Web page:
Thursday, December 12, 2013

Living for Jesus in a Culture of Hedonism

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God has His witnesses in all corners of this fallen planet and among all different cultures. From the Aborigines to the Pakistan culture to the Russian and French and Japanese culture God has His witness. But the challenge for believers has always been to live within those cultures without becoming a part of them. We are in this world but not of it. And part of our witness should be how remarkably different we are than the surrounding culture and its values and practices. For example, the Amish people do not evangelize nor do they mix with other folk, however many people feel an unusual attraction to that way of life simply because they are so different and unaffected by their surrounding culture. You see, just living a different kind of life makes an impact of people. It is many times the hallmark of certain cults.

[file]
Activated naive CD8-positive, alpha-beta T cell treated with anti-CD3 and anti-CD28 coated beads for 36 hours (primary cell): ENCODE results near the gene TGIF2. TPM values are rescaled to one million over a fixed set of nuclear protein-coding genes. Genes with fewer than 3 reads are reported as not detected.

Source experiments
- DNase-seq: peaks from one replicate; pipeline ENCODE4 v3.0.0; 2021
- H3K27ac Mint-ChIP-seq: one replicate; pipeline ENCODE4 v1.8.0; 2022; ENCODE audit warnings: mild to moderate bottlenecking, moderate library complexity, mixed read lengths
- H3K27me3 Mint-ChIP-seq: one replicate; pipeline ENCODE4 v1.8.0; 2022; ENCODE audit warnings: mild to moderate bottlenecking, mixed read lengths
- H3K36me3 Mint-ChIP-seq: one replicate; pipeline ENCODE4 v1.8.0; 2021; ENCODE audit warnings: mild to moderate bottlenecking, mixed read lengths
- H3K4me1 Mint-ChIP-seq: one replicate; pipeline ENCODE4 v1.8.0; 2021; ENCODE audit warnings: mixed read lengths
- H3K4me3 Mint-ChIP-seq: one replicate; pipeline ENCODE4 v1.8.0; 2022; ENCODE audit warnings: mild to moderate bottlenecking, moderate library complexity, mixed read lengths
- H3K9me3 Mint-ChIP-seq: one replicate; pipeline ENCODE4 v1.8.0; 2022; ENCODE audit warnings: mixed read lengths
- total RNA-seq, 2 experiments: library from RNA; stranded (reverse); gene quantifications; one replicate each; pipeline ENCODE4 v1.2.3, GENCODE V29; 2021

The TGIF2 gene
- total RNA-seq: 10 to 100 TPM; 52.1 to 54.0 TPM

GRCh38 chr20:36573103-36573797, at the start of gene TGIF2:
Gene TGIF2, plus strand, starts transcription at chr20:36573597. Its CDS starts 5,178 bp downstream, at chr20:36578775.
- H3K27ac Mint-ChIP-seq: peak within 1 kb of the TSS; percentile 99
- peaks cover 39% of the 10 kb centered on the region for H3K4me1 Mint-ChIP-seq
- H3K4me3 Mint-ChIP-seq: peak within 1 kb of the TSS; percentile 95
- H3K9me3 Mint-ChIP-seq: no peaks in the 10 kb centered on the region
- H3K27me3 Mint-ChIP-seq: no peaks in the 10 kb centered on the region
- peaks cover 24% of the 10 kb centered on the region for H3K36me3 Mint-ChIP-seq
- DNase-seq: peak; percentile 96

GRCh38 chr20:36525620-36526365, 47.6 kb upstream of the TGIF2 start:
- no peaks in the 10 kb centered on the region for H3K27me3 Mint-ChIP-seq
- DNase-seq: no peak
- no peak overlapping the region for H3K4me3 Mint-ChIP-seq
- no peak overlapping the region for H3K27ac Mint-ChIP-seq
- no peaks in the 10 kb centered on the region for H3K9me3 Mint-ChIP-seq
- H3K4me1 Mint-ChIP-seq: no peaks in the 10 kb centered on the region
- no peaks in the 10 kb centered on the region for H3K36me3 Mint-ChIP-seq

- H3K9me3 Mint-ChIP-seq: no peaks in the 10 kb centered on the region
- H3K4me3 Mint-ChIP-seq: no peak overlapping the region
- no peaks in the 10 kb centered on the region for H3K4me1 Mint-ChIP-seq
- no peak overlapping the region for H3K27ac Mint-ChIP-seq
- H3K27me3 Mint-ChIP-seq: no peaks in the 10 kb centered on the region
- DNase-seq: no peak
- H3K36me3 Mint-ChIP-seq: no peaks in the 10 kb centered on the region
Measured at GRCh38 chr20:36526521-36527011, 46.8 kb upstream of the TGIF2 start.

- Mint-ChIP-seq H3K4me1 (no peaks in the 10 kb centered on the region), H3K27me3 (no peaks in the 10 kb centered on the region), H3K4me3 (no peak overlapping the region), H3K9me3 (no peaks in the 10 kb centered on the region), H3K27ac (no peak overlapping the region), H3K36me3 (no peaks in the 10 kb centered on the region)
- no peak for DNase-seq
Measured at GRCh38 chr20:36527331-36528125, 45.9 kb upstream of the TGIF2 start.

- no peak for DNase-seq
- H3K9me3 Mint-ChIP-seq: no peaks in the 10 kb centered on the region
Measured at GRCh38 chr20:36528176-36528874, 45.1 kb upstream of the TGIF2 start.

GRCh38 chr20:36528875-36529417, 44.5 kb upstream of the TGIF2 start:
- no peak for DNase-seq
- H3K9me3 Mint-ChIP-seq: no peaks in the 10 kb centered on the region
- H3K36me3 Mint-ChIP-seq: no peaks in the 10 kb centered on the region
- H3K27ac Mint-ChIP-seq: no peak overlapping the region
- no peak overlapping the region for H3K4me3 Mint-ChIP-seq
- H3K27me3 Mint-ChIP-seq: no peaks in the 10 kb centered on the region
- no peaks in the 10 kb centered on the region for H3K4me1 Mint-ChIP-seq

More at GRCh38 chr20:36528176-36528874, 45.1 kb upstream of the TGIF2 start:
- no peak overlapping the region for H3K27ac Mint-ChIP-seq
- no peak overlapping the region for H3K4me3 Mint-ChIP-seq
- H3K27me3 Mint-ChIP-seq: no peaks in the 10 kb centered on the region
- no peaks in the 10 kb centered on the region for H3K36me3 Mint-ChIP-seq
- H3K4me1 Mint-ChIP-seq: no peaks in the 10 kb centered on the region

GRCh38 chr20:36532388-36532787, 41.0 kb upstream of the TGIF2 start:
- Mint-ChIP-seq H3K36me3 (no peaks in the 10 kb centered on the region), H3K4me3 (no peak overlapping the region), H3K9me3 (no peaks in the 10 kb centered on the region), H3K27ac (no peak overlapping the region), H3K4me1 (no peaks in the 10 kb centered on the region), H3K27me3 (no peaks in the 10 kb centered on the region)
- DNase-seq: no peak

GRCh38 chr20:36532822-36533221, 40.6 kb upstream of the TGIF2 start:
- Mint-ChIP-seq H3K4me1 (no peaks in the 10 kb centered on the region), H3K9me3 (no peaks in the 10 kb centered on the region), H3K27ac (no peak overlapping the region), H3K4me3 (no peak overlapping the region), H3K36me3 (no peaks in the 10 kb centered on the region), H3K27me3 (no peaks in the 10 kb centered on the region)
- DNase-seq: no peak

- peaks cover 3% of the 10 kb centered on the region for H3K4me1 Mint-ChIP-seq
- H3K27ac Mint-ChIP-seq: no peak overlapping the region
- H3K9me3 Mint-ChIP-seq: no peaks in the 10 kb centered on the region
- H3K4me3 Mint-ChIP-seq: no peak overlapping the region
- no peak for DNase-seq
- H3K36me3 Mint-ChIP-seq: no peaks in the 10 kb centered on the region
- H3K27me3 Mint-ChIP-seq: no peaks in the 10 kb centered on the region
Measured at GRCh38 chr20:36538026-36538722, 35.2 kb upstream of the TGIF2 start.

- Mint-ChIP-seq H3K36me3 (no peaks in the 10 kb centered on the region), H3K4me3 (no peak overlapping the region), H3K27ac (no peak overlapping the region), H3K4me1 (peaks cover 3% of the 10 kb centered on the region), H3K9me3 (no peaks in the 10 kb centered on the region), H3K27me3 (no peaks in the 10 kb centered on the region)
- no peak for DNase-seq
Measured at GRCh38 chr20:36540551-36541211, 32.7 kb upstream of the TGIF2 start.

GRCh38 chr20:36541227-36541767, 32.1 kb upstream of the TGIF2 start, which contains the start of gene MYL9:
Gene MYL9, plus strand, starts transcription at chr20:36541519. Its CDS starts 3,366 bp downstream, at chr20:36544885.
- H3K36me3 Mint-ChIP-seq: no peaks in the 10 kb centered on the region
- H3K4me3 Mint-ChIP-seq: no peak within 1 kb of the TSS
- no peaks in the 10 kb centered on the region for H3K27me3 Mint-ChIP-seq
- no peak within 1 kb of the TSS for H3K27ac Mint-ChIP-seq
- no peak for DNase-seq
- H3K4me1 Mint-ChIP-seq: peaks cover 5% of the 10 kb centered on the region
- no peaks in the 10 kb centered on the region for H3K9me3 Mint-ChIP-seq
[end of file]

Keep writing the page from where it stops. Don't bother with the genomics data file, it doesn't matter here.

And here in America we live in a culture that is profoundly hedonistic and revolves around entertainment, individual achievement, and a pursuit of wealth. Throughout the New Testament being poor is not identified as being a virtue, however there is much deference shown to the poor. It seems as if showing compassion to the poor is often taught as a tenant of the faith. But conversely, being rich is often addressed in rather stern language.

Jam.5: Go to now, ye rich men, weep and howl for your miseries that shall come upon you.
Your riches are corrupted, and your garments are motheaten.
Your gold and silver is cankered; and the rust of them shall be a witness against you, and shall eat your flesh as it were fire. Ye have heaped treasure together for the last days.